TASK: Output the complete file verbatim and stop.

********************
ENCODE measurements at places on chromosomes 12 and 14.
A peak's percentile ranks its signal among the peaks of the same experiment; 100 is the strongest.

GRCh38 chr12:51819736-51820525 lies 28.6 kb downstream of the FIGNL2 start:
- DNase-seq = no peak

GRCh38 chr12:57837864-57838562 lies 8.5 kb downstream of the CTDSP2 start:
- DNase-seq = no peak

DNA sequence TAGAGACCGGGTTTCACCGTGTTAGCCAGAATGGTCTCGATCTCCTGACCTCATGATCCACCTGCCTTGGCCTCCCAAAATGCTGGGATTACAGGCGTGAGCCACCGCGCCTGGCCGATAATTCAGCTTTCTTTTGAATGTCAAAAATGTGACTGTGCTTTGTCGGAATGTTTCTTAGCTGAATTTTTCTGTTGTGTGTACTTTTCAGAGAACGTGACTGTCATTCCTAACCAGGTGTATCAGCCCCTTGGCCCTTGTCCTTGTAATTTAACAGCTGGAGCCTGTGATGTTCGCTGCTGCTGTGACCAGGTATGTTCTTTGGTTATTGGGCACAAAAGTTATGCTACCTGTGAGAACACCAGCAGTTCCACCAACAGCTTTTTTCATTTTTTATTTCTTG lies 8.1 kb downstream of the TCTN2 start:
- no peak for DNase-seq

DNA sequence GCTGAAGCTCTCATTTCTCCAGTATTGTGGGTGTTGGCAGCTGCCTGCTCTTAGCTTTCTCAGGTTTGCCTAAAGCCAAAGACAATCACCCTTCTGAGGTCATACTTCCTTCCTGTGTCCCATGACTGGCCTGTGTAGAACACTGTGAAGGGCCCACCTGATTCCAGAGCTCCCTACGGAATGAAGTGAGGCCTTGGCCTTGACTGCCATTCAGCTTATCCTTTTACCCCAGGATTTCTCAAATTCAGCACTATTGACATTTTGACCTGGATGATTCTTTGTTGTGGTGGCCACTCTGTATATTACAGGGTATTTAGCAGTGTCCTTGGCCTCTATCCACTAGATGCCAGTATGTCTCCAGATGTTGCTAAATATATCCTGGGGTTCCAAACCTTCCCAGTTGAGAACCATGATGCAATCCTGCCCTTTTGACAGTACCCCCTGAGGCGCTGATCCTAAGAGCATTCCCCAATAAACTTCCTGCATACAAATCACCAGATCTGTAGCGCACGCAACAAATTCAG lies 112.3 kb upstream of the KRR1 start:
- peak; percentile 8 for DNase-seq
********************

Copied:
ENCODE measurements at places on chromosomes 12 and 14.
A peak's percentile ranks its signal among the peaks of the same experiment; 100 is the strongest.

GRCh38 chr12:51819736-51820525 lies 28.6 kb downstream of the FIGNL2 start:
- DNase-seq = no peak

GRCh38 chr12:57837864-57838562 lies 8.5 kb downstream of the CTDSP2 start:
- DNase-seq = no peak

DNA sequence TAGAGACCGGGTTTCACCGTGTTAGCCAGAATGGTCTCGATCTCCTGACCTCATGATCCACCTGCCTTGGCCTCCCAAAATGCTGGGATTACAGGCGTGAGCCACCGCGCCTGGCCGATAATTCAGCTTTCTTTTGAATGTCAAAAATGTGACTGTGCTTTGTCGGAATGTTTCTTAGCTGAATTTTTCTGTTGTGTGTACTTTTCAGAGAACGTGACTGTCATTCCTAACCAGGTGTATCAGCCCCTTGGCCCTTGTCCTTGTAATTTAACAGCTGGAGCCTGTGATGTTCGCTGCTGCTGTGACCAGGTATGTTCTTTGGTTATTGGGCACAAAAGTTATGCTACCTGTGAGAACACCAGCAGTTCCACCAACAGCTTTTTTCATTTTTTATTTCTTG lies 8.1 kb downstream of the TCTN2 start:
- no peak for DNase-seq

DNA sequence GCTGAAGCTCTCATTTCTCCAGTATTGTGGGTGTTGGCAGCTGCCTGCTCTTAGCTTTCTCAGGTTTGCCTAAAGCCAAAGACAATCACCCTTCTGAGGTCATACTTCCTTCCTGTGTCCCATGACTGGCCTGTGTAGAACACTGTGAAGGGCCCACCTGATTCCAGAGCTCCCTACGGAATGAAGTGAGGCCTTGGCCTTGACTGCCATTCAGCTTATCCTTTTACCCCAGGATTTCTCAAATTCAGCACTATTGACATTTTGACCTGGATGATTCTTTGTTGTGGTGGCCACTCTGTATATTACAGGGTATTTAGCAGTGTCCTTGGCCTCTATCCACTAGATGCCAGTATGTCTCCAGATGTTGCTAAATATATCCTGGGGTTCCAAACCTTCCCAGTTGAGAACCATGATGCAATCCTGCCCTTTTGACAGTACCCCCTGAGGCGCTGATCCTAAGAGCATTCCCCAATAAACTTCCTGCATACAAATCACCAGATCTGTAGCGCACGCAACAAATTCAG lies 112.3 kb upstream of the KRR1 start:
- peak; percentile 8 for DNase-seq